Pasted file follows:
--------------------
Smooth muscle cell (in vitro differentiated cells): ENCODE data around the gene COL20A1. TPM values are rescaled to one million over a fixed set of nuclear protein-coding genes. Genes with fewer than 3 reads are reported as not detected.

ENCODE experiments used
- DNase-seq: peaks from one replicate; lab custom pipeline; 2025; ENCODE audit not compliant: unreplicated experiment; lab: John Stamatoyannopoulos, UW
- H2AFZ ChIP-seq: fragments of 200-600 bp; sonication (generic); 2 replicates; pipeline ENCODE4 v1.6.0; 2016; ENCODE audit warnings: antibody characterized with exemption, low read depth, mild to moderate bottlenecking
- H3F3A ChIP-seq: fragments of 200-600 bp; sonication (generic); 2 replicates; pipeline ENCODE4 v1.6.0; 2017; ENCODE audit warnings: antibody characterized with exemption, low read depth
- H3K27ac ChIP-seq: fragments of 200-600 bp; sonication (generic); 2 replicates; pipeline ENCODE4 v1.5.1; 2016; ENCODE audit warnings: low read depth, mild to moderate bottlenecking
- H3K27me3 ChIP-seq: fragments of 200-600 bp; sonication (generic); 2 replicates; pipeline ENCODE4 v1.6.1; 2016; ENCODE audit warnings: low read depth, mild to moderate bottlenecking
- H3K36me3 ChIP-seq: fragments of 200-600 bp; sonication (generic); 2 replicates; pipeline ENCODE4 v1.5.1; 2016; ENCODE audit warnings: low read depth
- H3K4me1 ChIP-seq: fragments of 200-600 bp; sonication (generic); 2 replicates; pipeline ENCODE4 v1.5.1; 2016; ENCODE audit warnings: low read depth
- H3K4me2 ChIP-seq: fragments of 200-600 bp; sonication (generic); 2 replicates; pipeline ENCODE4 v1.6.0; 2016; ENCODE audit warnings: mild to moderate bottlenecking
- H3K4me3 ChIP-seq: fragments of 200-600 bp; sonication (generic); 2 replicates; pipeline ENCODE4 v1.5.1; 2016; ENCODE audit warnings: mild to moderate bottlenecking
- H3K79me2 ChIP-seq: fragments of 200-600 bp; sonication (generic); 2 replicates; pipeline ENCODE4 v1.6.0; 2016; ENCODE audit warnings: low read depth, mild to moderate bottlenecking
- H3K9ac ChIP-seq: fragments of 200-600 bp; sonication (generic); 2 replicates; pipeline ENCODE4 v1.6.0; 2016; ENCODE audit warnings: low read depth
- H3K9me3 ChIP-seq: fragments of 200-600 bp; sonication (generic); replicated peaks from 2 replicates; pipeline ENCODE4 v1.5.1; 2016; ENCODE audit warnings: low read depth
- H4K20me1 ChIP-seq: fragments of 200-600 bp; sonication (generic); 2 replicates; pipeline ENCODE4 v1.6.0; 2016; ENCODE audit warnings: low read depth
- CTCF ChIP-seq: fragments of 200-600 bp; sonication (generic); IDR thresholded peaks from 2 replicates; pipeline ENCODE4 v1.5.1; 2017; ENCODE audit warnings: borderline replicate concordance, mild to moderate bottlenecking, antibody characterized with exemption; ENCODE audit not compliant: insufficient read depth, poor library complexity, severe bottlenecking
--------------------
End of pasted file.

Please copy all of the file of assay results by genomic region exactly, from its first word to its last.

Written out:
Smooth muscle cell (in vitro differentiated cells): ENCODE data around the gene COL20A1. TPM values are rescaled to one million over a fixed set of nuclear protein-coding genes. Genes with fewer than 3 reads are reported as not detected.

ENCODE experiments used
- DNase-seq: peaks from one replicate; lab custom pipeline; 2025; ENCODE audit not compliant: unreplicated experiment; lab: John Stamatoyannopoulos, UW
- H2AFZ ChIP-seq: fragments of 200-600 bp; sonication (generic); 2 replicates; pipeline ENCODE4 v1.6.0; 2016; ENCODE audit warnings: antibody characterized with exemption, low read depth, mild to moderate bottlenecking
- H3F3A ChIP-seq: fragments of 200-600 bp; sonication (generic); 2 replicates; pipeline ENCODE4 v1.6.0; 2017; ENCODE audit warnings: antibody characterized with exemption, low read depth
- H3K27ac ChIP-seq: fragments of 200-600 bp; sonication (generic); 2 replicates; pipeline ENCODE4 v1.5.1; 2016; ENCODE audit warnings: low read depth, mild to moderate bottlenecking
- H3K27me3 ChIP-seq: fragments of 200-600 bp; sonication (generic); 2 replicates; pipeline ENCODE4 v1.6.1; 2016; ENCODE audit warnings: low read depth, mild to moderate bottlenecking
- H3K36me3 ChIP-seq: fragments of 200-600 bp; sonication (generic); 2 replicates; pipeline ENCODE4 v1.5.1; 2016; ENCODE audit warnings: low read depth
- H3K4me1 ChIP-seq: fragments of 200-600 bp; sonication (generic); 2 replicates; pipeline ENCODE4 v1.5.1; 2016; ENCODE audit warnings: low read depth
- H3K4me2 ChIP-seq: fragments of 200-600 bp; sonication (generic); 2 replicates; pipeline ENCODE4 v1.6.0; 2016; ENCODE audit warnings: mild to moderate bottlenecking
- H3K4me3 ChIP-seq: fragments of 200-600 bp; sonication (generic); 2 replicates; pipeline ENCODE4 v1.5.1; 2016; ENCODE audit warnings: mild to moderate bottlenecking
- H3K79me2 ChIP-seq: fragments of 200-600 bp; sonication (generic); 2 replicates; pipeline ENCODE4 v1.6.0; 2016; ENCODE audit warnings: low read depth, mild to moderate bottlenecking
- H3K9ac ChIP-seq: fragments of 200-600 bp; sonication (generic); 2 replicates; pipeline ENCODE4 v1.6.0; 2016; ENCODE audit warnings: low read depth
- H3K9me3 ChIP-seq: fragments of 200-600 bp; sonication (generic); replicated peaks from 2 replicates; pipeline ENCODE4 v1.5.1; 2016; ENCODE audit warnings: low read depth
- H4K20me1 ChIP-seq: fragments of 200-600 bp; sonication (generic); 2 replicates; pipeline ENCODE4 v1.6.0; 2016; ENCODE audit warnings: low read depth
- CTCF ChIP-seq: fragments of 200-600 bp; sonication (generic); IDR thresholded peaks from 2 replicates; pipeline ENCODE4 v1.5.1; 2017; ENCODE audit warnings: borderline replicate concordance, mild to moderate bottlenecking, antibody characterized with exemption; ENCODE audit not compliant: insufficient read depth, poor library complexity, severe bottlenecking